Should I Get My DNP Online?

There are more ways than ever for working advanced practice nurses (APRNs) to go back to school for their Doctor of Nursing Practice (DNP) degree, including campus-based weekend intensive programs and satellite programs at hospitals. However, the most convenient and flexible DNP programs are offered online, which leads many APRNs to wonder if online DNP programs are a good fit for them.

Gina Severino, DNP, RN, ACNS-BC, recently completed Kent State University College of Nursing’s DNP program. Gina has been a nurse for over 30 years in multiple roles including advanced practice nursing and nursing education. When she was considering DNP programs, she too was concerned about how well she would do in an online program. Here she shares her experience:


Photo of Gina Severino
Dr. Gina Severino

Pursuing my Doctorate in Nursing Practice at Kent State University was one of the best decisions I have made. Initially I was hesitant to enroll in a 100% online DNP program. As a nurse with over 33 years of clinical experience, I was confident with my clinical knowledge, but I questioned my ability to be successful with distance learning. After completing a couple of the online courses, however, all of my worries washed away. Now that I have graduated and have had time to reflect, I now know that there were four benefits to earning my DNP online from Kent State: flexibility, support, collaboration, and the preparation to make an impact.

Flexibility

Kent State University’s DNP program offered me the flexibility that an on-site campus doctorate in nursing program could not offer. The program allowed me to schedule my course work around my full-time job while continuing to maintain all of my other obligations and responsibilities. It was a perfect fit for my busy life and allowed me to learn at my own pace.

Support

The faculty and staff where always available to answer my questions, whether it was a telephone conversation, questions per email, or online office hours. Kent State’s DNP faculty are all actively engaged in research, scholarship, and teaching. They have extensive experience in advanced clinical practice, leadership, and evidence-based practice which helped to facilitate my learning.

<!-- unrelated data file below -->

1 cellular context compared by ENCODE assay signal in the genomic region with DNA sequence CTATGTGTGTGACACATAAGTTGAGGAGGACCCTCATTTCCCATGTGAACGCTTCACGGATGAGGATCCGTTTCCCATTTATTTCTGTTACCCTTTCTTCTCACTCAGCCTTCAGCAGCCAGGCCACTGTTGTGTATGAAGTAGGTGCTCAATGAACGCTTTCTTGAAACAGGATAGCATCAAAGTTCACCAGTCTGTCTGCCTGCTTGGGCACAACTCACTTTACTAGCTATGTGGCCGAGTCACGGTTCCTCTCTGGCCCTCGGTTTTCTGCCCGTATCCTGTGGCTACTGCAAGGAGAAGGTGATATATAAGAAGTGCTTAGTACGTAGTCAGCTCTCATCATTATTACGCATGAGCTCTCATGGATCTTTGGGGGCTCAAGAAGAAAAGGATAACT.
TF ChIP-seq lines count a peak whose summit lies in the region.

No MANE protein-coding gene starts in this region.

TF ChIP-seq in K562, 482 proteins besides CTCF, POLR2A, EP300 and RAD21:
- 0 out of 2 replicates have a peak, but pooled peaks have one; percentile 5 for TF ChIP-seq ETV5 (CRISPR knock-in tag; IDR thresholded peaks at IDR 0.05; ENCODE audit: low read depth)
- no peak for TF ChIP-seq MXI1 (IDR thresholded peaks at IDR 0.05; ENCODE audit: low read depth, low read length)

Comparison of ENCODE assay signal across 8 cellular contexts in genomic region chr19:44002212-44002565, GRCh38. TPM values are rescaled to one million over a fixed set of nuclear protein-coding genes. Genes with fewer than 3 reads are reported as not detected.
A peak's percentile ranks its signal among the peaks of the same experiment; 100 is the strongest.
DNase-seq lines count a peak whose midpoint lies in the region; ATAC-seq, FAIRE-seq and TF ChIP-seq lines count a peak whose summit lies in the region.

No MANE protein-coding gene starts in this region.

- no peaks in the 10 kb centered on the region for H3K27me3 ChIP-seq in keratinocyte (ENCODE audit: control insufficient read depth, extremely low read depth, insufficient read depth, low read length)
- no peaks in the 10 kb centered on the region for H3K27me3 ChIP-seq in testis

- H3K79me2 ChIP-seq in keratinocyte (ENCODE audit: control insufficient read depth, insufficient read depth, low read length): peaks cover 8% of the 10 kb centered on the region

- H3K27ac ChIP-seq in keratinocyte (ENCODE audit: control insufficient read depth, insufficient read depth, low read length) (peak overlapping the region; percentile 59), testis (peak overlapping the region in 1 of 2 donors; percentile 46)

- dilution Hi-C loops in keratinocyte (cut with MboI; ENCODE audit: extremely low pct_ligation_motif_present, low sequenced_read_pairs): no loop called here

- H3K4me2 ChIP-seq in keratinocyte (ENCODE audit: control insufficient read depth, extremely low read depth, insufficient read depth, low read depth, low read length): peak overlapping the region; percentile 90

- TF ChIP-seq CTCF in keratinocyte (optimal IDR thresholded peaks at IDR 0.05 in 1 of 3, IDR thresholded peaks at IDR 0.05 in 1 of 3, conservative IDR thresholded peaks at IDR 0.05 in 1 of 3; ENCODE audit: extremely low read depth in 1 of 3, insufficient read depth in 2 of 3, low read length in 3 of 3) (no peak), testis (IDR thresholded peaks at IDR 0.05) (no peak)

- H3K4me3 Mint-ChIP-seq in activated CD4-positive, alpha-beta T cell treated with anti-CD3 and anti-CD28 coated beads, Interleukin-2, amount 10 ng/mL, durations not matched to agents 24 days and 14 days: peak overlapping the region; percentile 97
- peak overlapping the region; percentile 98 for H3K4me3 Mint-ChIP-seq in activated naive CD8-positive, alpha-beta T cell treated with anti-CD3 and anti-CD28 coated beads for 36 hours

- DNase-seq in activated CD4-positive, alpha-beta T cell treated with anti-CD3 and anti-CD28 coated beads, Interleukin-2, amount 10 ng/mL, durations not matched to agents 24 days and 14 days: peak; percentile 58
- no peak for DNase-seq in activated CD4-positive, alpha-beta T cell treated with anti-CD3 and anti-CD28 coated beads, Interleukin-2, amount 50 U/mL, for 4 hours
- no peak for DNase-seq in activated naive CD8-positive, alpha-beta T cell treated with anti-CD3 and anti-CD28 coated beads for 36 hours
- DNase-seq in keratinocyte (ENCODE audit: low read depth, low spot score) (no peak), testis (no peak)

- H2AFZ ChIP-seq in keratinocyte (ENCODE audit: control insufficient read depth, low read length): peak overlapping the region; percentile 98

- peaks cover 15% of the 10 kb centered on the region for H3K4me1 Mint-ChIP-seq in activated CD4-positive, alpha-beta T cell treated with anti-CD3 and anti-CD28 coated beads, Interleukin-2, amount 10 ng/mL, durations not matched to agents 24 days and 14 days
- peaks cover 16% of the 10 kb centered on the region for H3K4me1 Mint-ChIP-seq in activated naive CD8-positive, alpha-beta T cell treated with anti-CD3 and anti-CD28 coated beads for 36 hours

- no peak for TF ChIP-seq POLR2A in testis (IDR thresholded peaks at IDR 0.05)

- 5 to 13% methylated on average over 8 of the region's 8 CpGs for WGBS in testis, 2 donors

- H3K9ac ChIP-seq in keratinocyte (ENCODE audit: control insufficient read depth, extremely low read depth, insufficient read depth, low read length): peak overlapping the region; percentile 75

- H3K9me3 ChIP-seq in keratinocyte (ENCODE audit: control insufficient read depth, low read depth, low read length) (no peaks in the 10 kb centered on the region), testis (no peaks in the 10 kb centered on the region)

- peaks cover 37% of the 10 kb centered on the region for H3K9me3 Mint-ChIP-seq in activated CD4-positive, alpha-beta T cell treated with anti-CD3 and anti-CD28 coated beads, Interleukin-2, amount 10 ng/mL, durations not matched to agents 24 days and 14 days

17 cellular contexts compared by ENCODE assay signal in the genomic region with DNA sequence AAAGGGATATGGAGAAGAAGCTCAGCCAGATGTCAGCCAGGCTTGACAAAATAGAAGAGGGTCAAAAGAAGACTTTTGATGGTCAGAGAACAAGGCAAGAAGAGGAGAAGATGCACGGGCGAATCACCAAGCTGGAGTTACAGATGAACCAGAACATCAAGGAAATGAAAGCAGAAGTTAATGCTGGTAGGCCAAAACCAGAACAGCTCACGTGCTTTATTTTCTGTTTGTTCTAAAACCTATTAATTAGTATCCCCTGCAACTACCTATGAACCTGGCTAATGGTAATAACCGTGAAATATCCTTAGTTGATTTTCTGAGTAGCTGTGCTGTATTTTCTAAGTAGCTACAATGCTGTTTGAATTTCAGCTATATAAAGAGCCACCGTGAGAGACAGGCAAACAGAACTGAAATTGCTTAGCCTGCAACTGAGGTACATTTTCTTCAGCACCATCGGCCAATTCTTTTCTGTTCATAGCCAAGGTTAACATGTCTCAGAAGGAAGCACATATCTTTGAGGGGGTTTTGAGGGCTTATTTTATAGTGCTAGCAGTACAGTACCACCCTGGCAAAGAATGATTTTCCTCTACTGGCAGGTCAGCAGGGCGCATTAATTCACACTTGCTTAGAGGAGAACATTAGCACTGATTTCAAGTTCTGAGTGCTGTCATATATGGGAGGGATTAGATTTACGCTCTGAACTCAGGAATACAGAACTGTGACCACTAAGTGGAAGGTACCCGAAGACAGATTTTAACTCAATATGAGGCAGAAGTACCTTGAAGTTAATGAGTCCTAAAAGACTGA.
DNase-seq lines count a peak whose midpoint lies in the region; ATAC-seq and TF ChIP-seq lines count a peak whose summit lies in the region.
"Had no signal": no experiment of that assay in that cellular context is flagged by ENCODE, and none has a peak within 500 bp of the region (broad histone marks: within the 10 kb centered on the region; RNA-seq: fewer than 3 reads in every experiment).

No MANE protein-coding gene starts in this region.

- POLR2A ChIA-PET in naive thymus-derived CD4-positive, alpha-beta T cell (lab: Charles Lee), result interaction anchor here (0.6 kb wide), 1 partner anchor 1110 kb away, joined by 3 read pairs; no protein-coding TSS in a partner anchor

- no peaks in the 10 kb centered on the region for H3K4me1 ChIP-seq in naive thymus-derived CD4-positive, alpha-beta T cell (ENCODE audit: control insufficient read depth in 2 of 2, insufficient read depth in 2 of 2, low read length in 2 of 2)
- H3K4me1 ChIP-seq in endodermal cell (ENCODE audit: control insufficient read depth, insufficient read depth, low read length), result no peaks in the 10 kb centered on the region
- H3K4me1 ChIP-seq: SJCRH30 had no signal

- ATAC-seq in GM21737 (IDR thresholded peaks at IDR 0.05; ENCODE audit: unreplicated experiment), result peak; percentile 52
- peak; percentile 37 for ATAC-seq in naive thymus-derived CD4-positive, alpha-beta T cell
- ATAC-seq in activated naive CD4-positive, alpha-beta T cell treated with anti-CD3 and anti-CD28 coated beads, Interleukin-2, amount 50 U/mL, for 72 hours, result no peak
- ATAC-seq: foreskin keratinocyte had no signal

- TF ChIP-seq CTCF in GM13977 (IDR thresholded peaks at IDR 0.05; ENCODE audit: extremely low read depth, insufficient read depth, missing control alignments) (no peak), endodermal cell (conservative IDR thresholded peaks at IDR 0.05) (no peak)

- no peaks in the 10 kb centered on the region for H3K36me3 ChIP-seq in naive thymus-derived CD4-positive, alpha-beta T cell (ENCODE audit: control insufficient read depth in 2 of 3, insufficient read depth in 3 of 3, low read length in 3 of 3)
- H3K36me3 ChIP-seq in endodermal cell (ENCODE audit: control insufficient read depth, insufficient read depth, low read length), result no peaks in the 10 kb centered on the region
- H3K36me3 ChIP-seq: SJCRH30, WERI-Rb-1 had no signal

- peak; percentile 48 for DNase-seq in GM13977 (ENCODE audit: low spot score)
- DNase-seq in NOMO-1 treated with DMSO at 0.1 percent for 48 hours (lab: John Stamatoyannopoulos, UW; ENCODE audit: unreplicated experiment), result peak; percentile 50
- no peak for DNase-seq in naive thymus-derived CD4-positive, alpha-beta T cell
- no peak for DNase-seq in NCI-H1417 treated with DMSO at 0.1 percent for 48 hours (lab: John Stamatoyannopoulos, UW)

Technical help was only a click away. Representatives from Kent State’s information services department were able to answer all of my questions about Blackboard Learn (the website where you complete online courses). Live chat was even available. Additionally, the faculty and staff provided resources that really helped me navigate the online courses.

Collaboration

According to The Essentials of Doctoral Education for Advanced Nursing Practice (AACN, 2006), a primary focus of the DNP education is “Interprofessional Collaboration for Improving Patient and Population Health Outcomes.” Since the Kent State DNP curriculum is online and asynchronous, it enabled me to collaborate with classmates from different places and diverse backgrounds. Collaborating and learning from my fellow classmates was very beneficial and enhanced my learning.

Throughout the program, both DNP and Ph.D.-prepared scholars collaborated to provide the coursework that was necessary to complete the DNP degree. I was able to see firsthand the use of interprofessional collaboration in my coursework. The curriculum included important concepts such as healthcare policy and advocacy, quality improvement, evidence-based practice, research, information systems and technology, advanced nursing practice, and organizational and systems leadership.

Preparation to Make an Impact

Nurses who earn doctorate degrees are expected to be in high demand through the rest of the decade. With our aging population and health care issues, there is a growing need for DNP-prepared nurses. As with any other DNP program, Kent State’s DNP program is rigorous and challenging, but a DNP graduate has the potential to positively impact their local community, healthcare institution, and the nursing profession.

As an advanced practice nurse, Kent State University’s DNP program prepared me to use evidence-based practice to facilitate the delivery of care to improve patient outcomes. As a nurse educator in an academic setting, I am pursuing more opportunities to engage in scholarship that focuses on the teaching of knowledge. I am hoping that I can disseminate knowledge to the next generation of nurses. Kent’s DNP program has prepared me to be a clinical leader and scholar skilled in the translation of research into clinical practice. Teaching new nurses about evidence-based practice is the first step to advance our profession and bring us to parity with other healthcare professionals.


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About Gina Severino

Gina Severino, DNP, RN, ACNS-BC has been a nurse for over 30 years in multiple roles including advanced practice nursing and nursing education.

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